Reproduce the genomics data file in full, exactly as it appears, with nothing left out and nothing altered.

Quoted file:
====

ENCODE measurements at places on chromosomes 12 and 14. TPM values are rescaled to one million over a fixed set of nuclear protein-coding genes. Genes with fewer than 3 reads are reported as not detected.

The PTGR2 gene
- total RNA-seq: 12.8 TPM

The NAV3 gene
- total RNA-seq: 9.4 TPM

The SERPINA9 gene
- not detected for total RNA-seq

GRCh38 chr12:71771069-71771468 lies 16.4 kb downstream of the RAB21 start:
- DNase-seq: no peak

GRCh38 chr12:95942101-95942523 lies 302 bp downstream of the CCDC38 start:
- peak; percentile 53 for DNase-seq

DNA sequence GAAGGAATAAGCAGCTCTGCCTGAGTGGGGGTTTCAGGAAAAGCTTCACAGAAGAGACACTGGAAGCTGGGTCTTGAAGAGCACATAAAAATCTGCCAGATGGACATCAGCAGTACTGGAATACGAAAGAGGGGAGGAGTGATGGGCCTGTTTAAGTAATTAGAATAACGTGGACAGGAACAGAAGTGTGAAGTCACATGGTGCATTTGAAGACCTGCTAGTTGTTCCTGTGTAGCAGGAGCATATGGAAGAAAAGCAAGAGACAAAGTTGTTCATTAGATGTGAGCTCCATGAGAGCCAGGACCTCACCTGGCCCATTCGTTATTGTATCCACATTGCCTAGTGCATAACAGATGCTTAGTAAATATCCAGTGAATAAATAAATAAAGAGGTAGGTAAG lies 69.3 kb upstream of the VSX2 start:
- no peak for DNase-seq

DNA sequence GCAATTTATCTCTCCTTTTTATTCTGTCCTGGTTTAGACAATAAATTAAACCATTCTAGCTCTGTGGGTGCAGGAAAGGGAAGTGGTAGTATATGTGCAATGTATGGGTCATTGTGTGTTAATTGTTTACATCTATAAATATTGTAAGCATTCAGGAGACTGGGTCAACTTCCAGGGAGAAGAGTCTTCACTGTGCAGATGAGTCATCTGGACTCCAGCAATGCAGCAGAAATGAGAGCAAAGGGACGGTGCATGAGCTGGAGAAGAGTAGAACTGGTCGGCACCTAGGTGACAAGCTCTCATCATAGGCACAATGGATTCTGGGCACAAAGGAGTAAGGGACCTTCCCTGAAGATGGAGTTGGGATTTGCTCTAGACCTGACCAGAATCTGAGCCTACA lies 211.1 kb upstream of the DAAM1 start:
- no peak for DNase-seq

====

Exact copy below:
ENCODE measurements at places on chromosomes 12 and 14. TPM values are rescaled to one million over a fixed set of nuclear protein-coding genes. Genes with fewer than 3 reads are reported as not detected.

The PTGR2 gene
- total RNA-seq: 12.8 TPM

The NAV3 gene
- total RNA-seq: 9.4 TPM

The SERPINA9 gene
- not detected for total RNA-seq

GRCh38 chr12:71771069-71771468 lies 16.4 kb downstream of the RAB21 start:
- DNase-seq: no peak

GRCh38 chr12:95942101-95942523 lies 302 bp downstream of the CCDC38 start:
- peak; percentile 53 for DNase-seq

DNA sequence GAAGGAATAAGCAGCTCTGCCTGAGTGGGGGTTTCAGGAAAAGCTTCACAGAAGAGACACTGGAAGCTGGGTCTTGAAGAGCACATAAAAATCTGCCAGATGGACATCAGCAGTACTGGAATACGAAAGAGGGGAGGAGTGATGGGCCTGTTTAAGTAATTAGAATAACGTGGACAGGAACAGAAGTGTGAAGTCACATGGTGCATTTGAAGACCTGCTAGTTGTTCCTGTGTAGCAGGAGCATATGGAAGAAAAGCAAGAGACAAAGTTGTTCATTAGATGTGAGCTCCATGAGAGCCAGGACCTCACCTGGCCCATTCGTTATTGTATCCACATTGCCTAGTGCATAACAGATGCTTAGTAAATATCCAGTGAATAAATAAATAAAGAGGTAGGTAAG lies 69.3 kb upstream of the VSX2 start:
- no peak for DNase-seq

DNA sequence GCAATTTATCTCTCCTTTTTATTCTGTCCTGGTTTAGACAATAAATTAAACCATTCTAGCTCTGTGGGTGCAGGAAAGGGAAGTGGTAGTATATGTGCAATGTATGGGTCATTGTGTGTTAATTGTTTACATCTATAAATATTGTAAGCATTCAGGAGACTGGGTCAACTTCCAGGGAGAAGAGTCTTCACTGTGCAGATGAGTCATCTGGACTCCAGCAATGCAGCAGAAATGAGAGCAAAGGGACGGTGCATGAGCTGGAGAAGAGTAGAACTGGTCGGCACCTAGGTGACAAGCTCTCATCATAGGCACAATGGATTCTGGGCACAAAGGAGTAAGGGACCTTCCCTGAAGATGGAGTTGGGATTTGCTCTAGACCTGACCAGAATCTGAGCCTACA lies 211.1 kb upstream of the DAAM1 start:
- no peak for DNase-seq